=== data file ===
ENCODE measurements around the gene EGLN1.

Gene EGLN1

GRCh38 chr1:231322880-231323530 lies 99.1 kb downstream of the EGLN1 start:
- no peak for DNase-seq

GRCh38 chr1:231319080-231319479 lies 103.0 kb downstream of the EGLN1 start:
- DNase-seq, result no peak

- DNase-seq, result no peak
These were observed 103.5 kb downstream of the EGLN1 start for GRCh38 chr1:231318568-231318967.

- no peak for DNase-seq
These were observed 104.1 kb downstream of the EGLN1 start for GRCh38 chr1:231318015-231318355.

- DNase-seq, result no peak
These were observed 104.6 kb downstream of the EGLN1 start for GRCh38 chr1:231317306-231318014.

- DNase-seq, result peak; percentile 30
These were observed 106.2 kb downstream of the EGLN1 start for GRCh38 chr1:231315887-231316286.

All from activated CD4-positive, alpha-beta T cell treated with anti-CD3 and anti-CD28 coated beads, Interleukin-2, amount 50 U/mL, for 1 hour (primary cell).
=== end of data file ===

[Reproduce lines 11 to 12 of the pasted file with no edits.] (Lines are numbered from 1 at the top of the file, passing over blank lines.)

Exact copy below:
- DNase-seq, result no peak
These were observed 104.6 kb downstream of the EGLN1 start for GRCh38 chr1:231317306-231318014.